• [0022]
    Communication can occur directly between elements, or indirectly through intermediary devices or nodes that are not shown. Also, communication can be wired or wireless, or a combination of wired and wireless. This communication can occur over the World Wide Web (or Internet), over an Intranet, over a service provider network, or by other means.
  • [0023]
    There can actually be many communication channels downstream of the intermediate node 120. In a heterogeneous network, each of these communication channels (exemplified by communication channel 125) can have different attributes. For example, one channel may be characterized as having a higher bandwidth (higher data transfer rate) than another channel.
  • [0024]
    [0024]FIG. 2 is a block diagram showing the functional elements provided by an intermediate node 120 in accordance with one embodiment of the present invention. In the present embodiment, intermediate node 120 includes a source interface 210 for communicating with the Java application source 110; a processor 230 for processing information and instructions; a caching system 240 for storing information; and a requester interface 260 for communicating with the requestor device 130. These elements are rendered separately for clarity of illustration and discussion; however, it is understood that these elements may not exist as separate entities within intermediate node 120. For example, source interface 210 and requestor interface 260 can be embodied as a single unit that functions as both a receiver and a transmitter. In general, according to the various embodiments of the present invention, intermediate node 120 provides the capability and functionality provided by the various elements of FIG. 2. In addition, intermediate node 120 may provide capabilities and functionalities in addition to those described herein.
  • [0025]
    [0025]FIG. 3 is a data flow diagram 300 of a method for delivering Java applications according to one embodiment of the present invention. In this embodiment, requestor device 130 transmits a request for a particular Java application of interest (1). The request is received by intermediate node 120, which forwards the request to Java application source 110 (2). Alternatively, intermediate node 120 can form its own request based on the request received from requestor device 130.
  • [0026]
    By way of background, Java source code is compiled into a format that can be referred to as bytecode. The compiled Java code is run on a device using an interpreter commonly referred to as a Java Virtual Machine (JVM). The Java Archive (JAR) file format is useful for bundling multiple files into a single archive file. Typically, a JAR file will contain the class files and auxiliary resources associated with Java applets and applications.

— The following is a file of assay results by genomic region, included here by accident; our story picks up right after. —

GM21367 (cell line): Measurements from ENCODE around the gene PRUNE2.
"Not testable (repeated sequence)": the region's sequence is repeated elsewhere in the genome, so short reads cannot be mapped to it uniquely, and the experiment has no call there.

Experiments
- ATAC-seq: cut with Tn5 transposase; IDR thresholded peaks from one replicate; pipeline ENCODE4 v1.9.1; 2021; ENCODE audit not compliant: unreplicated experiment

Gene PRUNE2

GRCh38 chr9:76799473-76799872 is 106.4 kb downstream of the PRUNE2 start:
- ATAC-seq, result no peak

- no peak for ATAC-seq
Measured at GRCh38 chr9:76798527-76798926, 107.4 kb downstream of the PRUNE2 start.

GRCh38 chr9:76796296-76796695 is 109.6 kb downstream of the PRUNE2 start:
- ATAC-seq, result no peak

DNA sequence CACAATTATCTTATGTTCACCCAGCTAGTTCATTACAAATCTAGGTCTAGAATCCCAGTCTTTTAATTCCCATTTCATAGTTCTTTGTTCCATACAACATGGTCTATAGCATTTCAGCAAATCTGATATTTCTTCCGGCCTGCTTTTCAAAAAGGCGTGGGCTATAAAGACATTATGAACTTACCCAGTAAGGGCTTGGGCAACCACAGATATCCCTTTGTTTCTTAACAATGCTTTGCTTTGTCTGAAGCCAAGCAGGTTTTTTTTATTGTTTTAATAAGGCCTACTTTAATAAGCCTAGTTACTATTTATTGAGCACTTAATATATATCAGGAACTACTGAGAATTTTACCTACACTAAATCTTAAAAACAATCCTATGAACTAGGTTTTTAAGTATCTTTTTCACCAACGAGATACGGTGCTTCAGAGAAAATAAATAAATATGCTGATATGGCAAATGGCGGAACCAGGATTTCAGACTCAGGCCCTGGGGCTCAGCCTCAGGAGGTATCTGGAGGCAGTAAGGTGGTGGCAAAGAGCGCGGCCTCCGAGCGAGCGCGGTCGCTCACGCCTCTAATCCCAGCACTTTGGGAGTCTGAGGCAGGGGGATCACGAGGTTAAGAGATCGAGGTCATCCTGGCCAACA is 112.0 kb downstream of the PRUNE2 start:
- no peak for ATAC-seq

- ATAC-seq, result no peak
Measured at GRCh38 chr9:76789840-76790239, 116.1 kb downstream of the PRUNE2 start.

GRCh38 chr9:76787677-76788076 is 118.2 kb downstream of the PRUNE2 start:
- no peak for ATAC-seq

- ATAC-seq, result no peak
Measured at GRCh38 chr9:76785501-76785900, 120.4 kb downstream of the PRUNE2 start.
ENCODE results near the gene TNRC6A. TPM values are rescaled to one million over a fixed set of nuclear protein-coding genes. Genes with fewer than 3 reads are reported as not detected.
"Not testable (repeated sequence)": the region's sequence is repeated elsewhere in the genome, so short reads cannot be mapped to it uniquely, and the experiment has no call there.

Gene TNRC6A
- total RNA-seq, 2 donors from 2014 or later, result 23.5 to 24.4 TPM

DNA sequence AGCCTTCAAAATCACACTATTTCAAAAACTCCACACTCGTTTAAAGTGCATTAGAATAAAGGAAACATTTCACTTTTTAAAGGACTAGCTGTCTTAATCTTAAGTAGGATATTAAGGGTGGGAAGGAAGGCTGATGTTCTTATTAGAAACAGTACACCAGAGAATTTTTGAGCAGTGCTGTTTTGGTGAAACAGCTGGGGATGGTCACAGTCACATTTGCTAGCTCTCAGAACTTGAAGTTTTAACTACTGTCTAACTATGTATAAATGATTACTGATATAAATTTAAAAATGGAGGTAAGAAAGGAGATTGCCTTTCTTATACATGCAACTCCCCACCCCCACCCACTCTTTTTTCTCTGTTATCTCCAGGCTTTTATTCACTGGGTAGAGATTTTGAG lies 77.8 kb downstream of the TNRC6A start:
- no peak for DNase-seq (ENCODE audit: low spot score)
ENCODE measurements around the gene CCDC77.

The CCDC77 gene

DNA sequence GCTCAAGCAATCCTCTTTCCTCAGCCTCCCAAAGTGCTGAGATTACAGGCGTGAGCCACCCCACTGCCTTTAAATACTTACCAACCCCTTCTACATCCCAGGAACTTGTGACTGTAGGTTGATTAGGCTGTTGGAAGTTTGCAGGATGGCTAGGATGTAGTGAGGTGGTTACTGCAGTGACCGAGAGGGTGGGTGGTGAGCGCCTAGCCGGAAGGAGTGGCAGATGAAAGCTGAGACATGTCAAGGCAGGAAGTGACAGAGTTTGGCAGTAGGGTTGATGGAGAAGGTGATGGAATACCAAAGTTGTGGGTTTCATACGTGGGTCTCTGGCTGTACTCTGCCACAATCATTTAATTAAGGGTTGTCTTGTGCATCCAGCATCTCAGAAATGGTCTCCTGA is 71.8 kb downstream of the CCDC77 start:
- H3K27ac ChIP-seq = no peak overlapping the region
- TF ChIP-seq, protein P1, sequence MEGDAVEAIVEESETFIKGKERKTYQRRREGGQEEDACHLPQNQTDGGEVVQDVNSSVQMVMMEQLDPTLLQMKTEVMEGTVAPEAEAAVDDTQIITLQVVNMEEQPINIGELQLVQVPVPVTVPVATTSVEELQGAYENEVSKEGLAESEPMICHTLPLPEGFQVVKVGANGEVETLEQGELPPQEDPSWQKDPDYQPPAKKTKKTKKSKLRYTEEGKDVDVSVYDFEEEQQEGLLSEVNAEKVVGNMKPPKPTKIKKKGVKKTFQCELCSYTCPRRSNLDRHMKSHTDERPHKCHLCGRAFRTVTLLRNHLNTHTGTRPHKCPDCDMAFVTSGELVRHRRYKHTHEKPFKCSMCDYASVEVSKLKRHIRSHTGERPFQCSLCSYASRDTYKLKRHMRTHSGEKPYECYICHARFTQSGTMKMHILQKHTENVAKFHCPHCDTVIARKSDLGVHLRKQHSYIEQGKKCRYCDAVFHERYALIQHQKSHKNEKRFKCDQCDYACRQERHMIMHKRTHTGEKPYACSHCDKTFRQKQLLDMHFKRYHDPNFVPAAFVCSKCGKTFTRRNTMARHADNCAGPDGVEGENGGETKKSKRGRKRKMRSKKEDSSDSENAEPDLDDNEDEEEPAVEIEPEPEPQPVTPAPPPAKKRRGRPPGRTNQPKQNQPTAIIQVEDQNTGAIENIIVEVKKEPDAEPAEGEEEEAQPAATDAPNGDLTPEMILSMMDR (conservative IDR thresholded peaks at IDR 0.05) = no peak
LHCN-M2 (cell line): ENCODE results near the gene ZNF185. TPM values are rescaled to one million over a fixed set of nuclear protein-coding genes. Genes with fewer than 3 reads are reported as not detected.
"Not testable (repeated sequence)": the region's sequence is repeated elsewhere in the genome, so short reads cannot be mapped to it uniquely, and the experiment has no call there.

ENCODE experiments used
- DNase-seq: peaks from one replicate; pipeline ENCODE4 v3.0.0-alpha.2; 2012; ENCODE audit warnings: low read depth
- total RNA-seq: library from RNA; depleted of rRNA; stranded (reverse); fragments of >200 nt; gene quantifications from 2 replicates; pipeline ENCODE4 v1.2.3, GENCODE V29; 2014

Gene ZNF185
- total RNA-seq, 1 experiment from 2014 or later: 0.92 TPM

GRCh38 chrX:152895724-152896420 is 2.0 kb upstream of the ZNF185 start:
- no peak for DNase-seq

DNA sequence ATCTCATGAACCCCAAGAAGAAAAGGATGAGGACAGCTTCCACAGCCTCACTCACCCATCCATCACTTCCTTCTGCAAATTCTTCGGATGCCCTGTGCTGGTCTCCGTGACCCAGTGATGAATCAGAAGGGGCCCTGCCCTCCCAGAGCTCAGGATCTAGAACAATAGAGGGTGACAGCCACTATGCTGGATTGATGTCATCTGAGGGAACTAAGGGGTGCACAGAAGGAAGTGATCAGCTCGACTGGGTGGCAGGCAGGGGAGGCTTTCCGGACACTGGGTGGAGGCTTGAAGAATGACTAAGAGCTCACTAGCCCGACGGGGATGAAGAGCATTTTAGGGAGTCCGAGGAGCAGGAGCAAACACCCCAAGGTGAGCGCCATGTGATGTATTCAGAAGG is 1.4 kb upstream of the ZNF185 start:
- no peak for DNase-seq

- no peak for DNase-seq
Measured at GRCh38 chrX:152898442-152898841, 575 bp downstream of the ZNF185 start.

• [0027]
    In the present embodiment, Java application source 110 is a source of Java applications including applets and libraries, in the form of bytecode and perhaps embodied as JAR files. In particular, the Java applications at Java application source 110 can be platform-independent. That is, each application can be written so that it will run on different types of requestor or client devices (exemplified by requestor device 130). Thus, according to the embodiments of the present invention, the writer (or developer or vendor) of the Java application does not need to produce a different version for each of the various types of requestor devices, nor does the writer/developer/vendor have to modify a platform-independent Java application according to the requirements or attributes of the different types of requester devices. Developer of Java applications can instead produce and maintain a platform-independent version of each application.
  • [0028]
    In one embodiment, in response to the request from intermediate node 120, Java application source 110 sends information for the application of interest to intermediate node 120 (3). Alternatively, there can be instances in which intermediate node 120 prefetches the application information from Java application source 110.
  • [0029]
    The information received from Java application source 110 can include the bytecode application for the application in entirety, one or more applets, or one or more libraries. What is of significance is that the information received from Java application source 110 is platform-independent.
  • [0030]
    According to the various embodiments of the present invention, intermediate node 120 transforms the platform-independent Java application information received from application source 110 into information specific to the type of requester device (exemplified by requestor device 130). Intermediate node 120 can execute a JVM to interpret the application of interest. The bytecode can be condensed (reduced in size) using techniques known in the art. The bytecode can be converted from its platform-independent format into a format that is specific to the device that is requesting the Java application (e.g., specific to requester device 130). Techniques for accomplishing this are known in the art. Bytecode can also be converted into machine (assembly) language or into native language using a just-in-time (JIT) or ahead-of-time compiler known in the art.